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Short-Term Energy Outlook

Release Date: August 11, 2015  |  Next Release Date: September 9, 2015  |  Full Report    |   Text Only   |   All Tables   |   All Figures

Renewables and CO2 Emissions

Electricity and Heat Generation from Renewables

EIA expects total renewables used in the electric power sector will decrease by 2.6% in 2015. Conventional hydropower generation is forecast to decrease by 9.9%, and nonhydropower renewable power generation is forecast to increase by 4.5%. The 2015 decrease in hydropower generation reflects the effects of the California drought, which are only partially offset by growth in hydropower use elsewhere. Generation from hydropower in the electric power sector is expected to increase by 12.3% in 2016. Total renewables consumption for electric power and heat generation decreases by 4.0% in 2015 and increases by 7.6% in 2016.

EIA expects continued growth in utility-scale solar power generation, which is projected to average 87 gigawatthours per day (GWh/d) in 2016. Because the growth is from a small base, utility-scale solar power averages only 0.8% of total U.S. electricity generation in 2016. Although solar growth has historically been concentrated in customer-sited distributed generation installations (rooftop panels), EIA expects utility-scale solar capacity will increase by almost 100% (10 GW) between the end of 2014 and the end of 2016, with 3.9 GW of this new capacity being built in California. Other leading states in utility-scale solar capacity include North Carolina and Nevada, which, combined with California, account for almost 70% of the projected utility-scale capacity additions for 2015 and 2016. Power plant developers have notified EIA of plans to construct 13 projects in Georgia (totaling 607 MW) with expected 2015 or 2016 in-service dates. Five of these new projects (166 MW) will be built on U.S. military bases. Georgia currently has 66 MW of utility-scale solar capacity. According to current law, projects coming online after the end of 2016 will see a federal investment tax credit of 10%, below the 30% investment tax credit available for projects that come online before the end of 2016. This impending decline in the tax credit provides a strong incentive for projects to enter service before the end of 2016.

Wind capacity, which grew by 8% in 2014, is forecast to increase by 12% in 2015 and by 14% in 2016. Because wind is starting from a much larger base than solar, even though the growth rate is lower, the absolute increase in wind capacity is twice that of solar: 18 GW of wind compared with 10 GW of utility-scale solar between 2014 and 2016.

Liquid Biofuels

On May 29, the U.S. Environmental Protection Agency (EPA) proposed a rule setting Renewable Fuel Standard (RFS) volumes for 2014 through 2016. Although these volumes could be modified before the final rule is issued, they are used in developing the current STEO. Ethanol production, which averaged 935,000 b/d in 2014, is forecast to remain near current levels in 2015 and 2016. Ethanol consumption, which averaged 878,000 b/d in 2014, is forecast to average about 900,000 b/d in both 2015 and 2016, resulting in an average 9.9% ethanol share of the total gasoline pool those years. EIA does not expect significant increases in E15 or E85 consumption over the forecast period. The proposed RFS targets are expected to encourage imports of Brazilian sugarcane ethanol, which were just 3,000 b/d in 2014. Because of the expected increase in ethanol gross imports, net exports of ethanol are forecast to fall from 51,000 b/d in 2014 to 43,000 b/d in 2015, and to 37,000 b/d in 2016.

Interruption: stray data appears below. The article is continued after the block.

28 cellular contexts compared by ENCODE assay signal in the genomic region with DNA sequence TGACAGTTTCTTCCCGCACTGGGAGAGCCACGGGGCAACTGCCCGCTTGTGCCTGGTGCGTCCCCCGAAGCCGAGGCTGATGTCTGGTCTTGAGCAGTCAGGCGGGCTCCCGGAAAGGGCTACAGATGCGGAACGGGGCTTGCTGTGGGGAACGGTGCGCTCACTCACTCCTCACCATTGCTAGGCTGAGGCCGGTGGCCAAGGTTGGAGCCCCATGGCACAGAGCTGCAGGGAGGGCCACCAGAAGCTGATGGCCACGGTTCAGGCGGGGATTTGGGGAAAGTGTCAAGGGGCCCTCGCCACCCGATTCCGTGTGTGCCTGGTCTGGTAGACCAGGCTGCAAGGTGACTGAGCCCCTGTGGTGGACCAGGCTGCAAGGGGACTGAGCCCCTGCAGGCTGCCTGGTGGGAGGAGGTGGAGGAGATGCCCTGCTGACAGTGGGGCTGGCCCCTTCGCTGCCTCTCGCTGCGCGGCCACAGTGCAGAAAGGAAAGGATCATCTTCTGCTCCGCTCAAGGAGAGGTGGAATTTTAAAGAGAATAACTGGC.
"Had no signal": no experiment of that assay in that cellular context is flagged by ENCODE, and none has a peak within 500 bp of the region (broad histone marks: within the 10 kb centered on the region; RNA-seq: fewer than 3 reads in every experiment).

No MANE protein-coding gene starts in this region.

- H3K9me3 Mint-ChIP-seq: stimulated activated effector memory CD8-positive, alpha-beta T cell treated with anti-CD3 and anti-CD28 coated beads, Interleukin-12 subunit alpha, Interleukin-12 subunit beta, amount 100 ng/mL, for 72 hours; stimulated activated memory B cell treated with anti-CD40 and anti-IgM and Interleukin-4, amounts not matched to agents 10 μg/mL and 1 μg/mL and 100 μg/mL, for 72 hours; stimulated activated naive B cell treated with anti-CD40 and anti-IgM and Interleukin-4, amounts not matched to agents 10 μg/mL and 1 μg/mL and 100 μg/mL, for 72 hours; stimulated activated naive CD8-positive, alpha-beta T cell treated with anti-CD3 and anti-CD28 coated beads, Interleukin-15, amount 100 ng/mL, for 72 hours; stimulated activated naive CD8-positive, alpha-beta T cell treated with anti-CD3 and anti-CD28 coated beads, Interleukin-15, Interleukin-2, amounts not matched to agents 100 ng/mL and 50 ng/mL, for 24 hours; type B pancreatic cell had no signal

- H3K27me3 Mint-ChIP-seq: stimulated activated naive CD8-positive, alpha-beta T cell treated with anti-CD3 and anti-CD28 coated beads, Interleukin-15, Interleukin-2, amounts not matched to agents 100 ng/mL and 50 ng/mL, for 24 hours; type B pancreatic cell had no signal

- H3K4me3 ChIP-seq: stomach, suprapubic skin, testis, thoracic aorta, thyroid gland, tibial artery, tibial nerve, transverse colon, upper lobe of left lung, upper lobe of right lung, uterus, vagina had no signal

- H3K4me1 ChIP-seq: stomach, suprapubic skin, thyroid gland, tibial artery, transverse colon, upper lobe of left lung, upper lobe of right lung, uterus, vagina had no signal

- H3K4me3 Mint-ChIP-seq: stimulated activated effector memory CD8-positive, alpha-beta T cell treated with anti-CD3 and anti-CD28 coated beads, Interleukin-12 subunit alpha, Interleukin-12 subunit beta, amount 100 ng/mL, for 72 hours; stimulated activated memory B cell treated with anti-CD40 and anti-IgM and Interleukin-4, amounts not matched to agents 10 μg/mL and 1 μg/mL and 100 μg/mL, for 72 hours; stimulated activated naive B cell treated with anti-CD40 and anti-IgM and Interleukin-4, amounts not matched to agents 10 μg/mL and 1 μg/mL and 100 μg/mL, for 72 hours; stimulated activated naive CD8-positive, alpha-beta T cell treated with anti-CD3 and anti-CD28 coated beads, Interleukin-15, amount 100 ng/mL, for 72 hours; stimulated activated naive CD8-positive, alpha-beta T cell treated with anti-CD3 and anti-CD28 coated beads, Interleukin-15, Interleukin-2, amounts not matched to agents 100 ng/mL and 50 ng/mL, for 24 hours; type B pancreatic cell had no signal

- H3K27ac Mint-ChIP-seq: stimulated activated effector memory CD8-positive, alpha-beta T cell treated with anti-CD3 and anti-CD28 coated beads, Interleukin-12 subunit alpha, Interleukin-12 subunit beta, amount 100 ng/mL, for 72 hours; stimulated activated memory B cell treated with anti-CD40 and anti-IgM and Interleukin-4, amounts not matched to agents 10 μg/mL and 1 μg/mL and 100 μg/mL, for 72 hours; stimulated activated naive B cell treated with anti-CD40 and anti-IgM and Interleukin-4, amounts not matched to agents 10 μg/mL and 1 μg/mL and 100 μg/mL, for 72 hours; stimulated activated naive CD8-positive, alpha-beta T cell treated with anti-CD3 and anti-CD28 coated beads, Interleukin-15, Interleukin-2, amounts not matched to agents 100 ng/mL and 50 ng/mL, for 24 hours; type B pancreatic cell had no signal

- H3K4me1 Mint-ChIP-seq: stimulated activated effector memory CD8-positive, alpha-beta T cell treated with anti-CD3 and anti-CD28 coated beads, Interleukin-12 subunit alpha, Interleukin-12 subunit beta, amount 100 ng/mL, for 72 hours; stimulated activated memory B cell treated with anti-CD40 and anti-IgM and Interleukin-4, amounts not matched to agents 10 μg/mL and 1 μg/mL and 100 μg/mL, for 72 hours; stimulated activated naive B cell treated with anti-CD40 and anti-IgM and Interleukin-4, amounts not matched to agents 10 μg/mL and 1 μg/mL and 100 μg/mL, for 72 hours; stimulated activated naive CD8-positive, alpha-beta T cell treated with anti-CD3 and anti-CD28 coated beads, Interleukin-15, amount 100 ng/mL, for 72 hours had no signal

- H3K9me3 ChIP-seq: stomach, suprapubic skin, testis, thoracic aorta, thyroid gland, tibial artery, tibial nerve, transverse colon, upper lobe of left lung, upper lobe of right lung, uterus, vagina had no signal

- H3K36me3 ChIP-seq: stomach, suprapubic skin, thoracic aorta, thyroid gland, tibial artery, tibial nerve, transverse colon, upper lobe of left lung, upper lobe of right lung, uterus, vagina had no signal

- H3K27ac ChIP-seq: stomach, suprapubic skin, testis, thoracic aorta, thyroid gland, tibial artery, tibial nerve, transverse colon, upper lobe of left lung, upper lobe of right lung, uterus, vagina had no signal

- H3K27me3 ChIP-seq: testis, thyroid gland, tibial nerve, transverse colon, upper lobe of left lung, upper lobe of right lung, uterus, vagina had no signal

EIA expects the largest effect of the proposed RFS targets to be on biodiesel consumption, which contributes to meeting the biomass-based diesel, advanced biofuel, and total renewable fuel RFS targets. Biodiesel production averaged an estimated 81,000 b/d in 2014 and is forecast to average 91,000 b/d in 2015 and 98,000 b/d in 2016. Net imports of biomass-based diesel are also expected to increase from 16,000 b/d in 2014 to 24,000 b/d in 2015, and to 35,000 b/d in 2016. EIA expects that a combination of higher biomass-based diesel consumption, higher consumption of domestic and imported ethanol, and banked Renewable Identification Numbers (RINs) will help meet the newly proposed RFS volumes through 2016.

Energy-Related Carbon Dioxide Emissions

EIA estimates that emissions grew by 1.0% in 2014. Emissions are projected to fall by 0.2% in 2015 and then rise by 0.7% in 2016. These forecasts are sensitive to both weather and economic assumptions. Monthly carbon dioxide emissions from the electric power sector were at a 27-year low in April, which is typically the month with the lowest generation level in each year.

U.S. Renewables & CO2 Emissions Summary
  2013 2014 2015 2016
a Conventional hydroelectric power only. Hydroelectricity generated by pumped storage is not included in renewable energy.
b Includes electricity and heat generation
c Other renewables includes biofuels production losses and co-products
U.S. Renewables Consumption (quadrillion Btu)
Geothermal 0.214 0.222 0.222 0.220
Hydropowera 2.562 2.469 2.227 2.497
Solar 0.305 0.427 0.524 0.613
Waste Biomass 0.496 0.488 0.498 0.508
Wind 1.596 1.729 1.773 2.025
Wood Biomass 2.170 2.214 2.005 1.933
Electricity Subtotalb 7.344 7.548 7.250 7.792
Biomass-based Diesel 0.205 0.196 0.222 0.261
Ethanol 1.090 1.109 1.141 1.146
Biofuels Subtotal 1.296 1.306 1.359 1.407
Otherc 0.709 0.758 0.759 0.765
Total 9.349 9.612 9.362 9.964
Carbon Dioxide Emissions by Fuel (million metric tons)
Petroleum and Other Liquid Fuels 2231 2249 2284 2300
Natural Gas 1401 1441 1504 1505
Coal 1718 1713 1606 1629
Total Fossil Fuels 5350 5403 5394 5434

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